Still, watchdog groups say his package is too much.  "There is no excuse for this kind of excessive egregious compensation," said Alexandra Higgins, senior compensation analyst at the Corporate Library.

Mr. Whitacre's pension plan includes $73.8 million in nonqualified deferred compensation, $61 million from supplemental retirement income plans, $22.3 million from a supplemental executive-retirement plan, and $1.4 million from AT&T's defined benefit pension plan, according to AT&T's proxy filing.

Executive compensation will be on the minds of many during today's meeting.  Up for a vote today is a shareholder proposal that would require the board to adopt a policy that stockholders be allowed a nonbinding vote on executive pay packages.

AT&T, which has $120 billion in revenue and more than 100 million customers, says Mr. Whitacre last year earned about $31.5 million in pay.  The company defends his compensation package by pointing out that AT&T provided a 53% return to shareholders last year.

While Mr. Whitacre's package isn't drawing much fire, the same can't be said about Verizon CEO Ivan Seidenberg, who earned $21.3 million in total compensation last year, according to Verizon.  Mr. Seidenberg stands to receive roughly $26.7 million, including deferred compensation, in retirement benefits should he step down.

Verizon's stock climbed about 24% in 2006 but is down roughly 4% from what it was five years ago.  "Shareholders at AT&T have been better served than shareholders at Verizon," said Candice Johnson, a spokeswoman for the Communications Workers of America.

Verizon spokesman Peter Thonis says union criticism of pay for Mr. Seidenberg, who has been at the company 41 years, is tied to labor groups' efforts to unionize some sectors of Verizon.  "They're motivated by one thing and one thing only -- by their restriction in not being able to organize parts of Verizon," Mr. Thonis says.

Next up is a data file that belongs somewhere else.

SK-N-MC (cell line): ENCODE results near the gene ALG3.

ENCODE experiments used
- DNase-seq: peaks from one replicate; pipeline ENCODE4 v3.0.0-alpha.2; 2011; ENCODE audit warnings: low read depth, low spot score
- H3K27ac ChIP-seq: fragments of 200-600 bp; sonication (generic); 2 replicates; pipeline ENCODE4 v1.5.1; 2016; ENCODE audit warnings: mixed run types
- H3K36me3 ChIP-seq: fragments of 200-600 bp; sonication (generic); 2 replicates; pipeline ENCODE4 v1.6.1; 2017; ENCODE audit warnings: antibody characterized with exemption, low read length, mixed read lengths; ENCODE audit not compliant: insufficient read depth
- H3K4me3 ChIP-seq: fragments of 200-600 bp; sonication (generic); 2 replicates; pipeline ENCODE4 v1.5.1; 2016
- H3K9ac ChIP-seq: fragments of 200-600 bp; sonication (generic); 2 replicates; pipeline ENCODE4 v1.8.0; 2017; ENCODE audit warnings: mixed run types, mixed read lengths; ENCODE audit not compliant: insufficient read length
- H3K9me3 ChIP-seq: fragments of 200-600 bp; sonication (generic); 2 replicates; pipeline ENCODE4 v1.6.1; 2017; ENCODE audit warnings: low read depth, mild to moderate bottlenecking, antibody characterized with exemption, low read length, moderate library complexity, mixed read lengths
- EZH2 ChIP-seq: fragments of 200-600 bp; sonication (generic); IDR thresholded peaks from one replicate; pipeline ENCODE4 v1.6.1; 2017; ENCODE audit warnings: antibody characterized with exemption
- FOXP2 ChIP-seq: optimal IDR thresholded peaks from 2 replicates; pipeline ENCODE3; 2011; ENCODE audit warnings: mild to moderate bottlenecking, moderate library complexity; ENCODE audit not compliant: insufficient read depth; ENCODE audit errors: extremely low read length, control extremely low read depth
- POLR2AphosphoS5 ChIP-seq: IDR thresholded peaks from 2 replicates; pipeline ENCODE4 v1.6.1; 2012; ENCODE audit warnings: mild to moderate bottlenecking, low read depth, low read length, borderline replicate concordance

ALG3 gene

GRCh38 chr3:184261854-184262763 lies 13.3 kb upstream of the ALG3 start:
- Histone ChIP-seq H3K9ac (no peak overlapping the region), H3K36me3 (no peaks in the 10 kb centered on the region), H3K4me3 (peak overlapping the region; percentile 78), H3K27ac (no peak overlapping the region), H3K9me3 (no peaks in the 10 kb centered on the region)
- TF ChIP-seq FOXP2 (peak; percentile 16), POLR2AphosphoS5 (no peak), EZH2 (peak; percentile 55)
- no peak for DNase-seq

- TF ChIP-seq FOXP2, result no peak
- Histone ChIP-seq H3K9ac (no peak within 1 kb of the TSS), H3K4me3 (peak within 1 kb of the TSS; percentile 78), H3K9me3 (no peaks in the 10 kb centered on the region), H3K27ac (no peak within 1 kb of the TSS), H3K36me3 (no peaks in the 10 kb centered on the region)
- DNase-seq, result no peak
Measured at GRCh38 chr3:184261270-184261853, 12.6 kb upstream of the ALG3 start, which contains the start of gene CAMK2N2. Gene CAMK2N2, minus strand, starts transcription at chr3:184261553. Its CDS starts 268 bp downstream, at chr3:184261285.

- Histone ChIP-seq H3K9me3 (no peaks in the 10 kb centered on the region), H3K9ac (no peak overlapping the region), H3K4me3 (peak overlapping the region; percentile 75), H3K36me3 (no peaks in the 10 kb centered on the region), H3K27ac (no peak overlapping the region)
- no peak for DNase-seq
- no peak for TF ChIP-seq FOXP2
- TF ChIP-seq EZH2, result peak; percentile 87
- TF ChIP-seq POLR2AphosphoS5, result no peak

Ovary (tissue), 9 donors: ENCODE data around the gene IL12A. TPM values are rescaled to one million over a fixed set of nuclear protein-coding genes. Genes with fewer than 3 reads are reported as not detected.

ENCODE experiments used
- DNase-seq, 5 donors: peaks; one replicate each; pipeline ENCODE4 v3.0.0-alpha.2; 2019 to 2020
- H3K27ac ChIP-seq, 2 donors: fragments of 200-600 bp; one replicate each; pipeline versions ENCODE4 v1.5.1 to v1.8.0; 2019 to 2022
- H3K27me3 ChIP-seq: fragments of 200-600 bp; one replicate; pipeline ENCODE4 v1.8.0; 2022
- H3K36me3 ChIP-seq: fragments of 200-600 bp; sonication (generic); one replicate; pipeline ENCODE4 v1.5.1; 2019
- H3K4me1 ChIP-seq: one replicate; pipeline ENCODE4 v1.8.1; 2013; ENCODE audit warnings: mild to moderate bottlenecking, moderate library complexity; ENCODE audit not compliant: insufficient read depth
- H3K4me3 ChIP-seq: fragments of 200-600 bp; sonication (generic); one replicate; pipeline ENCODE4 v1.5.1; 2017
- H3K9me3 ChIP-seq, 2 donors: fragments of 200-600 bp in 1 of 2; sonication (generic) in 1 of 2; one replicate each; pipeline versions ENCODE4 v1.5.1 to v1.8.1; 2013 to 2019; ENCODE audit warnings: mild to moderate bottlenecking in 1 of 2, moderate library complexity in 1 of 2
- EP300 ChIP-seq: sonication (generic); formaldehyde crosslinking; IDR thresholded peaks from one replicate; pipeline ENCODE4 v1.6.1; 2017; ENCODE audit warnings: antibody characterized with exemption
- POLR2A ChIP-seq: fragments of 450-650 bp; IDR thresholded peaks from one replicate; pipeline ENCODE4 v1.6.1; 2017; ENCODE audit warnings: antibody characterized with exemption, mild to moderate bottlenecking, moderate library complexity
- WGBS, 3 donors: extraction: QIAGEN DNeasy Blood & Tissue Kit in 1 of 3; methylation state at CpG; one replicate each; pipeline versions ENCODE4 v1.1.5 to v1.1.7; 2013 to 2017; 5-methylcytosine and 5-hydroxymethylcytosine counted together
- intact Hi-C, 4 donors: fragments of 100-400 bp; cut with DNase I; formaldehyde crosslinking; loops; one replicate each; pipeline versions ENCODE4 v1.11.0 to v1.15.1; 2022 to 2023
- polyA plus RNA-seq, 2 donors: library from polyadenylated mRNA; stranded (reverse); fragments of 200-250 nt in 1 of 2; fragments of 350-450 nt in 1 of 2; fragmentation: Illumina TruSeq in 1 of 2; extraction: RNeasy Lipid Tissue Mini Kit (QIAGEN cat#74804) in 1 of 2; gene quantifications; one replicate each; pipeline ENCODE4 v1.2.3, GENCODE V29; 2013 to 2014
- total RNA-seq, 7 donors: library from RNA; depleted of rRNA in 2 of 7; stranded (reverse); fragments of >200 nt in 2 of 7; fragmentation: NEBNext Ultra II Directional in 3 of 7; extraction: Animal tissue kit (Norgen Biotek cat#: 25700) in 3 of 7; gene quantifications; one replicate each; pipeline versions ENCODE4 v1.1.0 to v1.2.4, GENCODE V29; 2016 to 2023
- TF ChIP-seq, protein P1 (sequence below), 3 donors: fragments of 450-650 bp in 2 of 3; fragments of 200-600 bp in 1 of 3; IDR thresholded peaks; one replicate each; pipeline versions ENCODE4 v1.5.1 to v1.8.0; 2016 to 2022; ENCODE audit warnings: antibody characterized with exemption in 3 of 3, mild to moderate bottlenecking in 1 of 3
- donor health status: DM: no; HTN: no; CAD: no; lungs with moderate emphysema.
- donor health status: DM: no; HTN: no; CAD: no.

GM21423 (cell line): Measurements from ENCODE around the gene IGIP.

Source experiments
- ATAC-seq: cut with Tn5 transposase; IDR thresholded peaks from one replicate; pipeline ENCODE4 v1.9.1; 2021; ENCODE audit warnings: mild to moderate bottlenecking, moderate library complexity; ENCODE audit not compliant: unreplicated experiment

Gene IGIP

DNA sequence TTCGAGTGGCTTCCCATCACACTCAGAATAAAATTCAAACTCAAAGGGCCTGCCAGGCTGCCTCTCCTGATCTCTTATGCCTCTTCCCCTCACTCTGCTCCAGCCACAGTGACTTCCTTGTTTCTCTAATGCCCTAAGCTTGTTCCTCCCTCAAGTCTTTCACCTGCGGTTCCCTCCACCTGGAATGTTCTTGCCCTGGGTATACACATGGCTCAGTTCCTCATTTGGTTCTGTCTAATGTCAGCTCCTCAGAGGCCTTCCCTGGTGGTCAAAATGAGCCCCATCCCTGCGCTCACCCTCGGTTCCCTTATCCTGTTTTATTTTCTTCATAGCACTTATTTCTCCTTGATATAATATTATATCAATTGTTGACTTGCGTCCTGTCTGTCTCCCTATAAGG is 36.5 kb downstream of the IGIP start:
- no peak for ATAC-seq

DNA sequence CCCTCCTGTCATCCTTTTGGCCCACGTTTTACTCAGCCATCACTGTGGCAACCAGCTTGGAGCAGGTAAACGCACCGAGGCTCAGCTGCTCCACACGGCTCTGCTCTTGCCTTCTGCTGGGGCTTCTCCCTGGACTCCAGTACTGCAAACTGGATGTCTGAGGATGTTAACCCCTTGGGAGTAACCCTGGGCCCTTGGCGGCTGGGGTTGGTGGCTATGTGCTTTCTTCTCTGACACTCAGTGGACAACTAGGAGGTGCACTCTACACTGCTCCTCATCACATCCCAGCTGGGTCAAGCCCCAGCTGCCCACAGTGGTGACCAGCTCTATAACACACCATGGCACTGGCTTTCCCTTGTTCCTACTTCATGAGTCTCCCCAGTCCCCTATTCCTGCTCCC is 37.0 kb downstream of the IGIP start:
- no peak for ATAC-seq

The AFL-CIO is trying to persuade shareholders to withhold votes for six directors at Verizon's annual meeting on May 3.  While the union is targeting its efforts on Verizon this year, Daniel Pedrotty, a director in the AFL-CIO's office of investment, says he thinks Mr. Whitacre's retirement payout "is too much," but the union isn't planning any action against it.

Mr. Whitacre's pension package has been topped by others historically.  The total retirement package of Lee Raymond, former chairman and CEO of Exxon Mobil Corp. came to about $351 million, according to the Corporate Library.  An Exxon spokesman ticked off a list of Mr. Raymond's accomplishments as chief executive, including more than quadrupling the company's market capitalization.

Giant pension packages aren't an all-American phenomenon.  In 2002, Percy Barnevik relinquished the chairmanship of Swedish investment group Investor AB amid controversy over his pension from Swiss industrial giant ABB Ltd.  Mr. Barnevik agreed to leave the company, controlled by Sweden's Wallenberg family, because of allegations he improperly received a retirement payout from ABB of the equivalent of $87 million.

Mr. Whitacre has been at AT&T through all its incarnations for 43 years, starting as a low-level employee in the field.  In his 17 years as CEO, he has orchestrated numerous takeovers, most recently culminating in the $67 billion acquisition of BellSouth Corp., which gave the company full control of Cingular Wireless.

Write to Dionne Searcey at dionne.searcey@wsj.com